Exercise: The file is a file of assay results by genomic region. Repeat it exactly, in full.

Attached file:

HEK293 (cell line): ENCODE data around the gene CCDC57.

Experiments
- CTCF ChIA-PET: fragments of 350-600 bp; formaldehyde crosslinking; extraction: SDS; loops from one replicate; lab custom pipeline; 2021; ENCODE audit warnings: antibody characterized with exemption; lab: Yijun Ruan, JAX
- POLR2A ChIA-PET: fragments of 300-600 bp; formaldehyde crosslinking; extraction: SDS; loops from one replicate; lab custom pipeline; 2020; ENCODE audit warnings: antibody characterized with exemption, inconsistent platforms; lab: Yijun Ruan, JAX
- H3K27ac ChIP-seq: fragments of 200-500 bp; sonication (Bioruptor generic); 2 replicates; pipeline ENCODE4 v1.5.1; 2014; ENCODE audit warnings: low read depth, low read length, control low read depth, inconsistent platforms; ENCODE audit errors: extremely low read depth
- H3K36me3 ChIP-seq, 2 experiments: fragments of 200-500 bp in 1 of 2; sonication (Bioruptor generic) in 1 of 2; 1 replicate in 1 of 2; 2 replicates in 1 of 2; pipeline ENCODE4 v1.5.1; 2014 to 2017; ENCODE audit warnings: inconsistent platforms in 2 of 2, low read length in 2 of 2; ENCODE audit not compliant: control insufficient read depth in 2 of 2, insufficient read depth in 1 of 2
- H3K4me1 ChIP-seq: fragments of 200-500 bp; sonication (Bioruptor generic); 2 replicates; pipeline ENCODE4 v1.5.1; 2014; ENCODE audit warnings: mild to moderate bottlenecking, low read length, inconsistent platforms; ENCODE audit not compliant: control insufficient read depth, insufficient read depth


HEK293 (cell line): ENCODE data around the gene CCDC57.

Experiments
- CTCF ChIA-PET: fragments of 350-600 bp; formaldehyde crosslinking; extraction: SDS; loops from one replicate; lab custom pipeline; 2021; ENCODE audit warnings: antibody characterized with exemption; lab: Yijun Ruan, JAX
- POLR2A ChIA-PET: fragments of 300-600 bp; formaldehyde crosslinking; extraction: SDS; loops from one replicate; lab custom pipeline; 2020; ENCODE audit warnings: antibody characterized with exemption, inconsistent platforms; lab: Yijun Ruan, JAX
- H3K27ac ChIP-seq: fragments of 200-500 bp; sonication (Bioruptor generic); 2 replicates; pipeline ENCODE4 v1.5.1; 2014; ENCODE audit warnings: low read depth, low read length, control low read depth, inconsistent platforms; ENCODE audit errors: extremely low read depth
- H3K36me3 ChIP-seq, 2 experiments: fragments of 200-500 bp in 1 of 2; sonication (Bioruptor generic) in 1 of 2; 1 replicate in 1 of 2; 2 replicates in 1 of 2; pipeline ENCODE4 v1.5.1; 2014 to 2017; ENCODE audit warnings: inconsistent platforms in 2 of 2, low read length in 2 of 2; ENCODE audit not compliant: control insufficient read depth in 2 of 2, insufficient read depth in 1 of 2
- H3K4me1 ChIP-seq: fragments of 200-500 bp; sonication (Bioruptor generic); 2 replicates; pipeline ENCODE4 v1.5.1; 2014; ENCODE audit warnings: mild to moderate bottlenecking, low read length, inconsistent platforms; ENCODE audit not compliant: control insufficient read depth, insufficient read depth